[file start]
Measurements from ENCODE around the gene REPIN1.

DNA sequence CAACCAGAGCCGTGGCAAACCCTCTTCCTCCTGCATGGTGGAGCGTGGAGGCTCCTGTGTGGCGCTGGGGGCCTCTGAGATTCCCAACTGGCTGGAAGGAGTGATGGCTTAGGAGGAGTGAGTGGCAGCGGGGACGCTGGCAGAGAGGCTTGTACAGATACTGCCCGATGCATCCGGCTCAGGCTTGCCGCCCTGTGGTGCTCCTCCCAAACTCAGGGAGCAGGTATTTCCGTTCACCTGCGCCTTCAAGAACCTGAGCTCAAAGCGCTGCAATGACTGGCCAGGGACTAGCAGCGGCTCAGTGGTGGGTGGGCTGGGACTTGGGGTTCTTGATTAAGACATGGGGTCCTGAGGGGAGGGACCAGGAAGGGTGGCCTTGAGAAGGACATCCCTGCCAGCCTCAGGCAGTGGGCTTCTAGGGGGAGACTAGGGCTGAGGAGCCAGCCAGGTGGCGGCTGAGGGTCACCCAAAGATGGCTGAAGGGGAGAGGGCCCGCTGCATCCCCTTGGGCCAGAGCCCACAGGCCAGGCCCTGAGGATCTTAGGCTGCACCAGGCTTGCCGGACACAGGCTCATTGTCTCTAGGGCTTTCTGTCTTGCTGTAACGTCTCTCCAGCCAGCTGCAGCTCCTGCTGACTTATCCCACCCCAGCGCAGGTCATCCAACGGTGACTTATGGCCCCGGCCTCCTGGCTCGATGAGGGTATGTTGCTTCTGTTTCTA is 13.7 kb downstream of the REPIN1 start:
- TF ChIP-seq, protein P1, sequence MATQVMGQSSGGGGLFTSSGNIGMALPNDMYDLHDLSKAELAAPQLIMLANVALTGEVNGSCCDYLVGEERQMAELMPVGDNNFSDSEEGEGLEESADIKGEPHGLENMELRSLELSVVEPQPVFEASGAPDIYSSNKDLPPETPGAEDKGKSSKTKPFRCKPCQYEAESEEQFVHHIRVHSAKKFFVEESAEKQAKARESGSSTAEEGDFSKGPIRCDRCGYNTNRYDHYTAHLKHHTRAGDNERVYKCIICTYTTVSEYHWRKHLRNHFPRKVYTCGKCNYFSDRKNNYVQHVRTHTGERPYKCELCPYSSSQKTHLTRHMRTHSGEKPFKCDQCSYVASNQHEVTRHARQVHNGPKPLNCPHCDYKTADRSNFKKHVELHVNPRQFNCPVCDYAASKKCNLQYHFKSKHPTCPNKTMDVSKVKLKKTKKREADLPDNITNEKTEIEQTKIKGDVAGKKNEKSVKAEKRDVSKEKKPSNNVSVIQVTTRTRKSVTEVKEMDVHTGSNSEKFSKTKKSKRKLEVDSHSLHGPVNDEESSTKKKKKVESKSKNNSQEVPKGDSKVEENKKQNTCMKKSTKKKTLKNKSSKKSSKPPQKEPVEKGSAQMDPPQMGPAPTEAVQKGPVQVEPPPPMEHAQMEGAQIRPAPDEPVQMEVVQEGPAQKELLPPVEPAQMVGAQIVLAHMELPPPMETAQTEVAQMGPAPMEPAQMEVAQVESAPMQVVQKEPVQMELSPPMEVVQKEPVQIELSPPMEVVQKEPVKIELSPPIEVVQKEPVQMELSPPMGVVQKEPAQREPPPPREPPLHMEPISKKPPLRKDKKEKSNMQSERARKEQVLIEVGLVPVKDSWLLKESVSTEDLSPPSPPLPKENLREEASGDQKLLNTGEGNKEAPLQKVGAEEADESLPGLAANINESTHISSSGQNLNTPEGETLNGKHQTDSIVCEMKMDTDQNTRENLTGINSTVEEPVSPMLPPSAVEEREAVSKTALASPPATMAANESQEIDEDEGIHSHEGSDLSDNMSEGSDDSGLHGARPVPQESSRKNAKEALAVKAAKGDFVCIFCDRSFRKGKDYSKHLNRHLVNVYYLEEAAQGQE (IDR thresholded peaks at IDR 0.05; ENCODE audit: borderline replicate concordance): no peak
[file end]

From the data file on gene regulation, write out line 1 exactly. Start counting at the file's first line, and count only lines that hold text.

Measurements from ENCODE around the gene REPIN1.